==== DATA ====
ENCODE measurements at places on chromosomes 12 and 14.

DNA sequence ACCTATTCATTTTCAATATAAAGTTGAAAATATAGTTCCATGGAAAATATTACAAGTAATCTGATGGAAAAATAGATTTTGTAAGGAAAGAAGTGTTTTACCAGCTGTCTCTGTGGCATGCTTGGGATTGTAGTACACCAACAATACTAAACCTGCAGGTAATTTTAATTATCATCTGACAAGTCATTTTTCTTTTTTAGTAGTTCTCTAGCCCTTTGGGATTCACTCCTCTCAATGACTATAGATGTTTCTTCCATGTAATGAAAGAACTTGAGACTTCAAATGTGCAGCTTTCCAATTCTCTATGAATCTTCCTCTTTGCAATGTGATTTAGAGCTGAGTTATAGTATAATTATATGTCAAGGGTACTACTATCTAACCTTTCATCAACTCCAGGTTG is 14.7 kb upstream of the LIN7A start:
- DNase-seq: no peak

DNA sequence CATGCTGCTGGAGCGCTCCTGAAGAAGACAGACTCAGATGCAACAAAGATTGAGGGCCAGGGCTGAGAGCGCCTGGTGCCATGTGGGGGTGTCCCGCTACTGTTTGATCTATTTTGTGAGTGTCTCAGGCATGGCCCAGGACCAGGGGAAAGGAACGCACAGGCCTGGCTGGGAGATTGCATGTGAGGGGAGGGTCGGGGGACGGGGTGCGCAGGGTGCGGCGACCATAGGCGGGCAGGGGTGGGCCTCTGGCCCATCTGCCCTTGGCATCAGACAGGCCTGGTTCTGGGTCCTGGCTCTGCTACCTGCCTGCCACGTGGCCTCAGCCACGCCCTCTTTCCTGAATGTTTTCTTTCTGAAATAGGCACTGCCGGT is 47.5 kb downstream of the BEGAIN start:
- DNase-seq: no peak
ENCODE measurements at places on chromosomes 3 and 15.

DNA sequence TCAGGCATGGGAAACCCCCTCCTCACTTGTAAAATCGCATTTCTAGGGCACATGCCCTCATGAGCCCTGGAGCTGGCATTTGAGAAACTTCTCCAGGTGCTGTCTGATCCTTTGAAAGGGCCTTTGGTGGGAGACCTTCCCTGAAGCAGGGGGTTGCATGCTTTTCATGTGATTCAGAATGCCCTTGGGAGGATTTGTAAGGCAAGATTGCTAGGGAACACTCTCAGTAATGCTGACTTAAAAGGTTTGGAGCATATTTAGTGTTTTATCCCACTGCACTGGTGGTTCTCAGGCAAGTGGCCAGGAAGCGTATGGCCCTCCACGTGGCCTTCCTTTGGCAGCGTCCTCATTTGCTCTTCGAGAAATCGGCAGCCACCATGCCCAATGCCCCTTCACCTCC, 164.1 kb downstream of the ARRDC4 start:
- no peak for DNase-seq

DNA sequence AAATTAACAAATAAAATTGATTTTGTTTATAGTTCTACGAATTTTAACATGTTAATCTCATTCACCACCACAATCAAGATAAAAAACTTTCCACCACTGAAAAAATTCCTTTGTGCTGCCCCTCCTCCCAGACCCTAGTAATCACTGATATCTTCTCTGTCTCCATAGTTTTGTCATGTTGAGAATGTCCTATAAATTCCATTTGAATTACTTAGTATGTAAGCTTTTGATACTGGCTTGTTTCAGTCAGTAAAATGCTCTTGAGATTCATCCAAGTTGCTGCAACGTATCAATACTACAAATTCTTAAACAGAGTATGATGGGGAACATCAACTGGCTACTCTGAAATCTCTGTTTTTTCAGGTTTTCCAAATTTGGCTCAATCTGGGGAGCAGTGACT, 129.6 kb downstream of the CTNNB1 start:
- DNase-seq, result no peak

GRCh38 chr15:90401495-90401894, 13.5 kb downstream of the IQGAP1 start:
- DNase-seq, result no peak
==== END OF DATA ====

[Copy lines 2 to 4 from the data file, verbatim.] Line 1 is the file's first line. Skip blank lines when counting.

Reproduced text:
DNA sequence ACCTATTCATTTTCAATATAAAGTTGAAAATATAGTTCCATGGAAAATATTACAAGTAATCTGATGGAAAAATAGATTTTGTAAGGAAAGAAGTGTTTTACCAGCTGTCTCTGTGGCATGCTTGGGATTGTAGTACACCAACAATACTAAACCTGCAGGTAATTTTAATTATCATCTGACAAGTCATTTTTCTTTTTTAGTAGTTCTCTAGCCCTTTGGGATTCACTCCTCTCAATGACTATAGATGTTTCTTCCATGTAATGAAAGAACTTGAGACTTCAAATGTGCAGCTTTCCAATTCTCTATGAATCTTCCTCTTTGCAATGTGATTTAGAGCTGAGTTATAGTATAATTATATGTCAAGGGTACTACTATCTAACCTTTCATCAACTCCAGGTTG is 14.7 kb upstream of the LIN7A start:
- DNase-seq: no peak

DNA sequence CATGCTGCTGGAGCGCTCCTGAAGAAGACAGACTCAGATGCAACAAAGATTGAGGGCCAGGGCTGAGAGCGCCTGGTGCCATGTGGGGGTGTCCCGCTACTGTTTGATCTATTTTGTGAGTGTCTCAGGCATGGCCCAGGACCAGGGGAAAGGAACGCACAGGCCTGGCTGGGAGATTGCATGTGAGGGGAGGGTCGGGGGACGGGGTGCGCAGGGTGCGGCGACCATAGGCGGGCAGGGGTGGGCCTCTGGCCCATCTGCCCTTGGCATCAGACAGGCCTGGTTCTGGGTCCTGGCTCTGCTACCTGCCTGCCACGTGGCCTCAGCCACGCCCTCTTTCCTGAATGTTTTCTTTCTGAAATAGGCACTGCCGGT is 47.5 kb downstream of the BEGAIN start: